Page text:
Lincoln was convinced he was going to lose the 1864 presidential election, his opponent, General George McClellan was a popular general and the nation was fatigued from seemingly endless years of bloodshed, Lincoln prevailed and laid out his post plans in his iconic Second Inaugural address (March 4, 1865)
“Fondly do we hope ~ fervently do we pray ~ that this mighty scourge of war may speedily pass away. Yet, if God wills that it continue until all the wealth piled by the bondsman’s two hundred and fifty years of unrequited toil shall be sunk and until every drop of blood drawn with the lash shall be paid by another drawn with the sword as was said three thousand years ago so still it must be said ‘the judgments of the Lord are true and righteous altogether.”
With malice toward none with charity for all with firmness in the right as God gives us to see the right let us strive on to finish the work we are in to bind up the nation’s wounds, to care for him who shall have borne the battle and for his widow and his orphan ~ to do all which may achieve and cherish a just and lasting peace among ourselves and with all nations.”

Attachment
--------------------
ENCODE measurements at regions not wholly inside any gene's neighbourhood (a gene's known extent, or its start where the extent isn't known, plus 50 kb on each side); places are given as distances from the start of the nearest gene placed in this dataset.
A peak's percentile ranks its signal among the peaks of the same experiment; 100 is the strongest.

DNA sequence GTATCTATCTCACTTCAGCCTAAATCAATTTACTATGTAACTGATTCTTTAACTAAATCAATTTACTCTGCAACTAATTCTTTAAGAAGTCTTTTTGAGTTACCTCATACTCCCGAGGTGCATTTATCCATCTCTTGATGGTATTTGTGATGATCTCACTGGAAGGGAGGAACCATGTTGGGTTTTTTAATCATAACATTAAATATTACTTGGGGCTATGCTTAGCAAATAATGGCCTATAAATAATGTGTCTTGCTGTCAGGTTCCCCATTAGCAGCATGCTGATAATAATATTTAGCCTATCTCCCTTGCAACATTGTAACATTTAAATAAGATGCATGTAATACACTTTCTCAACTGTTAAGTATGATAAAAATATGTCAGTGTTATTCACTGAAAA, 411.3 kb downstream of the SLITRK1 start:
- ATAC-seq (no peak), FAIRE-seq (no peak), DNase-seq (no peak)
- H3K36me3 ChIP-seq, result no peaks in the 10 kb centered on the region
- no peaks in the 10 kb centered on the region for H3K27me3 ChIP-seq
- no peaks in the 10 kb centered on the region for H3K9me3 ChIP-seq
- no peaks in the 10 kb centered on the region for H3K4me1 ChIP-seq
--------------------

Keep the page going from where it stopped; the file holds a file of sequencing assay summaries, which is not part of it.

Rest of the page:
A month later, April 9, 1865 Lee surrendered and the war ended, six days later, April 15, 1865 Lincoln was assassinated.
Andrew Johnson, the vice president, from Tennessee, was placed on the ticket to draw votes from the free border states; Johnson’s plan for reconstruction was simple,
The Confederate states would be required to uphold the 13th Amendment, which abolished slavery; swear loyalty to the Union; and pay off their war debt. Then they could re-write their state constitutions, hold elections, and begin sending representatives to Washington.
Elections were held in former Confederate States; officials from the former Confederacy were elected and would return to Congress when it reconvened in December.